Is your cognitive behaviour affected during the f... - LUPUS UK

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Is your cognitive behaviour affected during the fatigue stage ?

Lisalou19
Lisalou19

So I go from an upbeat person, who laughs and smiles and faces the day ahead, to a person that does not reflect the real me.

I sleep, and when I’m awake I just feel like I can’t cope, I feel like I don’t want to live my life like this. I am extremely fatigued at this time of writing, and trying to stay strong by remembering my good healthy self.

Is this illness causing a stage of depression, or does it change the balance in the brain? My own self confuses me and more worryingly I know I will be ok again in a couple of days, until the next time. I can no longer talk to family or friends, they all say the same thing “your be alright in a few days” to a degree this is correct, but when I’m feeling this way them words are no good.

I thought I’d grown up the past few years, but reality is, I haven’t! I can no longer engage in late nights out, having a drink and just being fun, I envy most people around me. And on top of this I’m a single mum to 3 children , who I struggle to give a normal life to. I need to better manage these periods of feeling totally down , but anti depressants don’t work 😔

24 Replies

Hi there

Just to say, be kind to yourself...

I get everything you say but have gone to the extreme of being a complete recluse and hermit as I could no longer play along with the world and saying the "I'm fine" rubbish. I found I was playing a part to suit how others wanted me to be, it was exhausting, so I quit doing it.

I'm 53 and dx nearly 30 years so it's been a long time. So I choose not to engage with the world and smile for others when I feel bad... it's my Eleanor Rigby by the door and it will stay there for as long as I choose! I don't advise doing this as it's really NOT the best idea, it just seems to work for me and my family have accepted that I don't want to be part of a false world pretending to be well so others don't feel bad.

Having gone through every med over the decades, I am now on biologics which I count as a literal lifesaver and life didn't feel worth living a couple years ago. Actually, 6 weeks ago I felt so bad with headaches and didn't think I could carry on.... but here I am.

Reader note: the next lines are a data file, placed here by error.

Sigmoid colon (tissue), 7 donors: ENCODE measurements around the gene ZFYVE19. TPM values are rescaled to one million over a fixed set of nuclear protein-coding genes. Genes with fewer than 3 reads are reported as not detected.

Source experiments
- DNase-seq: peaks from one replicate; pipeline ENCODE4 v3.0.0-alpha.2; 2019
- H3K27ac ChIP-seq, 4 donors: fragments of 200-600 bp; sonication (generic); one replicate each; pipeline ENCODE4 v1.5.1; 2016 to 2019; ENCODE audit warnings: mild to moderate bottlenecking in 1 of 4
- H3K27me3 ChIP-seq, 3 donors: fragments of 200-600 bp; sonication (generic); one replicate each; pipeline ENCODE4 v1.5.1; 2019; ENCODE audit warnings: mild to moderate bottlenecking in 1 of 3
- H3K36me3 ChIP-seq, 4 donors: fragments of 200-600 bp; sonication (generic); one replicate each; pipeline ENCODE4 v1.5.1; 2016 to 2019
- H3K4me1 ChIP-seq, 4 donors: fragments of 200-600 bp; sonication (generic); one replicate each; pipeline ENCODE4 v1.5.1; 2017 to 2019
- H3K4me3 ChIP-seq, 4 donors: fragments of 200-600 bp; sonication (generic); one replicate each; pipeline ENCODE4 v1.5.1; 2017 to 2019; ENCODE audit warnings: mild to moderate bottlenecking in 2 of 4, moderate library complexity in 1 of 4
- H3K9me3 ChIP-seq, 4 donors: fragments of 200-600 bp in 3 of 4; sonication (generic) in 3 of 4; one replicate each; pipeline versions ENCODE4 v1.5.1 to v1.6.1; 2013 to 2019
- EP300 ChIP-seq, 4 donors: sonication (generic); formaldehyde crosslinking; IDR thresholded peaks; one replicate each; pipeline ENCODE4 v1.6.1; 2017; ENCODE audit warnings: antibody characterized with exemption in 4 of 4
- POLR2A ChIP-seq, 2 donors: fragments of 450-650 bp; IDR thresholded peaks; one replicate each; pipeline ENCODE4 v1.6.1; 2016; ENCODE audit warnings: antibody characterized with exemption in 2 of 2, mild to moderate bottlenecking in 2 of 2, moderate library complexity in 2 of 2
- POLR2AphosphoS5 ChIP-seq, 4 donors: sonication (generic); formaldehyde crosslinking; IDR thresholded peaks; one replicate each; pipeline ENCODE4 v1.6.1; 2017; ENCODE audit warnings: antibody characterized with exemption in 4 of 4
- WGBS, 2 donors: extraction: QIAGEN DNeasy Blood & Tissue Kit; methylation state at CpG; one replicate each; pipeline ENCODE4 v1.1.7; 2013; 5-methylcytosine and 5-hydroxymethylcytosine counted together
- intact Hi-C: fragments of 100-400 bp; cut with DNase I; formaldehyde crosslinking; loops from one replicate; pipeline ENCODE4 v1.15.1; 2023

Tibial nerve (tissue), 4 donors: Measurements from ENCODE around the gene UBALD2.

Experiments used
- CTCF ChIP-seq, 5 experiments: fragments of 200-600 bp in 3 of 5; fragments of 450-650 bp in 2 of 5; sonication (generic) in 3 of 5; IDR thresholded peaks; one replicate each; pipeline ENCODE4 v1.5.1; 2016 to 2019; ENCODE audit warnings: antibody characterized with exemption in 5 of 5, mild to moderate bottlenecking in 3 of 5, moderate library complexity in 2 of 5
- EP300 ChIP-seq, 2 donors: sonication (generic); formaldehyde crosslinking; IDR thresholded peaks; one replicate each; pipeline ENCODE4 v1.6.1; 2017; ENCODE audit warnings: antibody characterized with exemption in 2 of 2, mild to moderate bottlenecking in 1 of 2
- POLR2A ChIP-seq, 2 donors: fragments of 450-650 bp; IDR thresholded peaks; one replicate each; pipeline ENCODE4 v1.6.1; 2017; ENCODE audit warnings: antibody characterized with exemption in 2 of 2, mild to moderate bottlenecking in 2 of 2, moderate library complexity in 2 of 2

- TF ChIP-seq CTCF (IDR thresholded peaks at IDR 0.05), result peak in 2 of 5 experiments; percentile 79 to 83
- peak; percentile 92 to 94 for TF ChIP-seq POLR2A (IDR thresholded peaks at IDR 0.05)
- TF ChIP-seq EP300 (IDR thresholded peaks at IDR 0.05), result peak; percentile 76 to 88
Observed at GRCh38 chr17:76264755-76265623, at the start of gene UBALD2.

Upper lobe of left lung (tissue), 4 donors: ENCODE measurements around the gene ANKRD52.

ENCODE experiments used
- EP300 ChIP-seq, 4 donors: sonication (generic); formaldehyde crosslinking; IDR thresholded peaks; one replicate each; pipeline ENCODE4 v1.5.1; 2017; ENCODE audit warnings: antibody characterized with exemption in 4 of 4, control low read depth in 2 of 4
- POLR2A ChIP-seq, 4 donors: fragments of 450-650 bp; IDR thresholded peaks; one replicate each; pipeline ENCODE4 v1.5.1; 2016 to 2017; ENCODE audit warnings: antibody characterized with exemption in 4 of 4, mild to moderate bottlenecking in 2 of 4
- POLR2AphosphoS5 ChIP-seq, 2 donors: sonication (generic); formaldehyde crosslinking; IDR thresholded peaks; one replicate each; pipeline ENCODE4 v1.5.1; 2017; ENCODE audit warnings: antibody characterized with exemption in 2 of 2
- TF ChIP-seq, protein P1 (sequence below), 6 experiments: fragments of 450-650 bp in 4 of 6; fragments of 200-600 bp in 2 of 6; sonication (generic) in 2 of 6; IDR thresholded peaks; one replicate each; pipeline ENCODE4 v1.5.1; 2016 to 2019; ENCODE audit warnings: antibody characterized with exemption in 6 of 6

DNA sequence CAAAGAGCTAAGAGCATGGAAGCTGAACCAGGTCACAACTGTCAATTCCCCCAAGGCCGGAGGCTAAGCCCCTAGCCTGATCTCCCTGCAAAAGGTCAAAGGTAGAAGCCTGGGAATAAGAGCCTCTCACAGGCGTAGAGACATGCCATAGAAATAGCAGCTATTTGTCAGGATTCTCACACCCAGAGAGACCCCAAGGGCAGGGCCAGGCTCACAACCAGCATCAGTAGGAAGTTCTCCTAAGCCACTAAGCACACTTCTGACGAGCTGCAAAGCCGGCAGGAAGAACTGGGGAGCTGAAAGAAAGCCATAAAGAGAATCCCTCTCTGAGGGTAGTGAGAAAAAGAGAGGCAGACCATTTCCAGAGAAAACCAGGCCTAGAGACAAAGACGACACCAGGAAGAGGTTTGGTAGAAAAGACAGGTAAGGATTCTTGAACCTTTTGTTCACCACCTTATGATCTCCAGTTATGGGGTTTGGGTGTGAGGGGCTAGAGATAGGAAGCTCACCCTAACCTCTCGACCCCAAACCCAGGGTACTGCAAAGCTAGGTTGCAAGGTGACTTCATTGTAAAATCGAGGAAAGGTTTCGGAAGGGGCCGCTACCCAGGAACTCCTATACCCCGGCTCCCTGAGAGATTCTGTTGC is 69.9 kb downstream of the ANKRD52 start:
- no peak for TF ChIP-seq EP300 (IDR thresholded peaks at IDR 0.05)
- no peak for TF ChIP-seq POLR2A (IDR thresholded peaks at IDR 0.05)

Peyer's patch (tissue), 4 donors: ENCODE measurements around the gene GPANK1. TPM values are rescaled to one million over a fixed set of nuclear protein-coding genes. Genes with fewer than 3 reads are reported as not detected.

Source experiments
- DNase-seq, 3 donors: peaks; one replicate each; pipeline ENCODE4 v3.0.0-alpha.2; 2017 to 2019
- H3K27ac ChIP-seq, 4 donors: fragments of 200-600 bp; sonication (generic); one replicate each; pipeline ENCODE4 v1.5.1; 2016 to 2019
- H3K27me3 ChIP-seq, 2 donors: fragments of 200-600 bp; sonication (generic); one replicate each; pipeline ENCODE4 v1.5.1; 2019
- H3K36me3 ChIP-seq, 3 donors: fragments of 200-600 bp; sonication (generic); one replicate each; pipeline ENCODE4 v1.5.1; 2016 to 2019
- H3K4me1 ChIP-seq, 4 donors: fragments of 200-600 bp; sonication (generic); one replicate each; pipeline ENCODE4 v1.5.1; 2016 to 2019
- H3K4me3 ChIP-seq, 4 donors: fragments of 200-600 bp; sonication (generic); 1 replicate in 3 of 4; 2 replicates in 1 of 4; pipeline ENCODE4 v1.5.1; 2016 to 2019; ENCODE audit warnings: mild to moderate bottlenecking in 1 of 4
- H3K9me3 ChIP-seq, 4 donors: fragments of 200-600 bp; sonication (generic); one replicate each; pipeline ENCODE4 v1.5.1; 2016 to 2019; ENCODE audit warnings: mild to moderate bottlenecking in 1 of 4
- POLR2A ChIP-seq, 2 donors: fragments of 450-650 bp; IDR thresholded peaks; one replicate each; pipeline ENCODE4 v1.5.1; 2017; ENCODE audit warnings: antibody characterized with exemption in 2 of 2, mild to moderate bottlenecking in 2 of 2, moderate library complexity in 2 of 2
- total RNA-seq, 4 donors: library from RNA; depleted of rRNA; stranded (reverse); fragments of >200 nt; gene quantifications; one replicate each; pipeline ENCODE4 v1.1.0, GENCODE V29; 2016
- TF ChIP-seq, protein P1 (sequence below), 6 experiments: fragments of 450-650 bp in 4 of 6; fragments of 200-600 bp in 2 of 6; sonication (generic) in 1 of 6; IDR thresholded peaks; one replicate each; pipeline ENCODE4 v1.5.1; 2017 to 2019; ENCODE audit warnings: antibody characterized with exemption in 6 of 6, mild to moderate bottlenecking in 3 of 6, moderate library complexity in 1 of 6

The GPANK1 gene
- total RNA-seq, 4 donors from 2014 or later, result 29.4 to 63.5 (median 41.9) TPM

I don't think I was depressed, I was absolutely lucid but I just didn't want to fight any more... and today, I remember that every.single.day... especially on a not so good day.. because I do now know that it will improve, medications improve, but the frustration of not knowing how long a flare will last or when you will feel better is awful.

I also feel that having the invisibility of Lupus etc is the most disabling part of autoimmune diseases. What people don't see, they don't understand... and kids, well, then you feel useless as a mother. YOU ARE NOT USELESS THOUGH.

HOWEVER, this does change as kids get older and they understand better.

Fatigue is so debilitating. I guess when people see that you can't do things, like unable to walk or lift your arm up or whatever, a physical, visible symptom, then the world is more understanding... but fatigue and mental health aren't visible.

My advice, and how I try to live (though I don't necessarily manage all the time) is to BE KIND TO YOURSELF. When you need to rest, please ask for help from family and friends... when you fall into bed at night and worry about how the heck to get up the next day, practice your breathing, deep breaths, hold them for 4-6 seconds, breath out.

Please don't self punish yourself for being ill... please, please try and let people help you, especially being a single Mom. I was too and my eldest is autistic who sadly, the reasons aren't relevant for here, needed to be in care and my little one was a young carer since the age of 8... he is now 21 and about to go into the health care sector as either an OT or mental health counselllor I believe.

I don't know how old your kids are, but they are exhausting at the best of times and being on own is so difficult. Try to get help from people close to you... I found family wanted to help but then I felt useless that I had to rely on others. it's a viscious circle.

Keep in your mind that the flares will improve, the medications can work once the right regime is found, allow people to help you and please don't feel you have to do what others want. If you don't want to put on a social smile, don't... it can make you feel worse. Please don't do what I have done by cutting off the world as that can be a lonely place for some, it works for me but most of my friends have disappeared by the wayside... not their fault at all, just my self preservation at not having to be someone I'm not.

Talk to your rheumatologist about whether antidepressants could help... I'm not a big fan, but I'm no doctor and I chose a different path. I do believe that talking is the best therapy, however you choose to talk.

I do believe that anyone with a long term chronic illness has to deal with mental health issues... but we aren't all mad or depressed ... we struggle and we find ways to cope.

Keep your family and friends close and even though their words don't help... and can sound infuriating and patronising at times, try to tell yourself that you know there will be an improvement and when you can, even if it's anonymously on a forum, talk girl, talk and people will listen... and people who understand exactly how you are feeling.

Sorry to waffle on, tonight I absolutely am fatigued beyond belief but being an insomniac too, sleep doesn't come easy.